Another message I keep seeing very frequently is that storing dry foods in glass jars is safe for you to do at home AND that those foods will ALSO be storable for 25+/- years. I would like to address both of these as questions.
1) CAN you store dry foods in glass jars safely at home? OF COURSE!
2) Will those foods last 25+/- years in glass? This is a little more complicated – CAN they last that long properly stored in glass jars? MAYBE – and that is a HUGE maybe. For many reasons. Let’s take a closer look at both of these.
In the three decades I have been into food storage, I have used many methods in my home storage programs – large cans (commonly called #10 cans), mylar bags, buckets, and even glass jars – all for dry goods. I have also used several methods of ensuring greater longevity: a professional canning machine which dry seals dry goods into #10 cans, vacuum sealed mylar, vacuum sealed glass jars, plus plastic bottles and buckets sealed with oxygen absorbers, and plastic bottles sealed without oxy packets.
When it comes to glass jar dry sealing or vacuum sealing, I want everyone to understand this is simply a dry pack, vacuum sealed method of canning with a home vacuum sealer. I am NOT talking about water bath or pressure canning of wet foods – I am simply talking about dry goods.
I have canned or bucketed just about any kind of food: dry milk powders, potato flakes and pearls, beans, grains, pastas, dried fruits and vegetables, sugars, and much more. At one point, I was responsible for putting up and rotating a food storage program that SHOULD last 6 people right around 1 full year. A bit longer if rationed well.
It is very important to understand that there are specific requirements when storing dried foods. Those things are:
- keep it dry
- keep temperatures between 40 & 60 degrees F if at all possible
- out of light, especially sunlight
We will go into these in more detail in future blogs, but let's quickly summarize each. Keeping food dry should be obviously important - wet dried foods promote bacteria, fungus, and other foul growth to occur in foods which will cause them to spoil very quickly and may even cause a toxicity that can make people sick, or even die. Keeping foods airtight helps keep foods from spoiling as well because moisture can sneak in through that open-air as well as bacteria and possibly even creatures. Temperature helps maintain lengthier storage times which is important if you do not rotate foods as quickly as some families do. And finally, light destroys nutrients in stored foods.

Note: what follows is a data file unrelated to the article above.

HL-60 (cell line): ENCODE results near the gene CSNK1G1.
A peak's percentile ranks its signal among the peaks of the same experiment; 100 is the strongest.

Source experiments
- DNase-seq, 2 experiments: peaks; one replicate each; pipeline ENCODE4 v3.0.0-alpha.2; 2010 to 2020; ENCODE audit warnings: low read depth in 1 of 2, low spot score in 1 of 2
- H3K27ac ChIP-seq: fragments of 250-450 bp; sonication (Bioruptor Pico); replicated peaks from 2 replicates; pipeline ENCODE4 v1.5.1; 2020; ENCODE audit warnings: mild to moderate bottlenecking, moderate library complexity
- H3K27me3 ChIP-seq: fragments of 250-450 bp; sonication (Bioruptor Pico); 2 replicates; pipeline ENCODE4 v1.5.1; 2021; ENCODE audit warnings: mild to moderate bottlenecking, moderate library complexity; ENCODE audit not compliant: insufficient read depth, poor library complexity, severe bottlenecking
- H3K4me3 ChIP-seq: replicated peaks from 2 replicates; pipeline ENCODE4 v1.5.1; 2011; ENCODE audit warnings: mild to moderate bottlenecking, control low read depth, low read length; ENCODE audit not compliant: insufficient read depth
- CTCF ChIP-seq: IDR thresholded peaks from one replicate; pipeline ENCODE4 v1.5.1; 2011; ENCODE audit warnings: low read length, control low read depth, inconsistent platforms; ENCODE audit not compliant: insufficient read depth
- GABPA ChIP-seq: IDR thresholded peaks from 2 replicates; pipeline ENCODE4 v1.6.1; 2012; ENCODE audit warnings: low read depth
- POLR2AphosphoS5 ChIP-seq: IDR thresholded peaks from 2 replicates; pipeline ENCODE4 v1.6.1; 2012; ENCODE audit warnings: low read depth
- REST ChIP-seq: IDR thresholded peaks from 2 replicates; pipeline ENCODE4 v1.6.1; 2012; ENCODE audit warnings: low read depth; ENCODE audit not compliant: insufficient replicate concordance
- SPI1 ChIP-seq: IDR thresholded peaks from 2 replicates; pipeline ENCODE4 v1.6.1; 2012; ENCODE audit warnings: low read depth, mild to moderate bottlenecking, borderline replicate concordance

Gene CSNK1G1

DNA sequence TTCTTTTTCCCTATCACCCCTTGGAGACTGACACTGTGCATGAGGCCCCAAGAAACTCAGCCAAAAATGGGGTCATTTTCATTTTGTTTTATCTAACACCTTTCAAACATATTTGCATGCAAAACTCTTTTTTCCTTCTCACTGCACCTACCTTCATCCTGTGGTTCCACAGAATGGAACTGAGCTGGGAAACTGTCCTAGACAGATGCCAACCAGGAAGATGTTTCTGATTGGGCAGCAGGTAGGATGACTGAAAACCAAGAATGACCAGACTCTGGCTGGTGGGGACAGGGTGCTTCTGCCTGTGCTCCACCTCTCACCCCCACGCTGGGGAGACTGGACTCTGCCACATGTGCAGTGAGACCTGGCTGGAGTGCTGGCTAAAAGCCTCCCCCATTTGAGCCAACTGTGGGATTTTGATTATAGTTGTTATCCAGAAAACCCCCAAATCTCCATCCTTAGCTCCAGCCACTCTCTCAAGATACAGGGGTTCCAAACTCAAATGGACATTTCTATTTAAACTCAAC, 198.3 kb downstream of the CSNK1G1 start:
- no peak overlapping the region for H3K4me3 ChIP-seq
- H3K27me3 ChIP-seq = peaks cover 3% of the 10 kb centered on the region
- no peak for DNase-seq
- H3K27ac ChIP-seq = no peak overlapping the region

The first three of these can be maintained fairly well in glass jars that are vacuum sealed. However, glass jars allow light in, and in fact block little to no light at all. In some cases they may even magnify the light as it passes through the glass. There are some glass jars that are lightly or even darker tinted, especially greens and browns, but these will only reduce light, not block it well enough.
This last reason is the biggest reason why I do not recommend vacuum sealing in glass jars for long term food storage. For our personal storage, I do not dry-pack, vacuum sealed store foods in glass jars for longer than 2 years. AND this two years is HIGHLY dependent upon our home temperature AND the food inside! Foods that are higher in moisture, such as many dried fruits, I do not store more than 6-9 months. This ensures two things: 1) we are eating a nicely balanced, well-rounded diet on a regular basis; 2) we are rotating our foods fast enough to not allow for contamination or deterioration.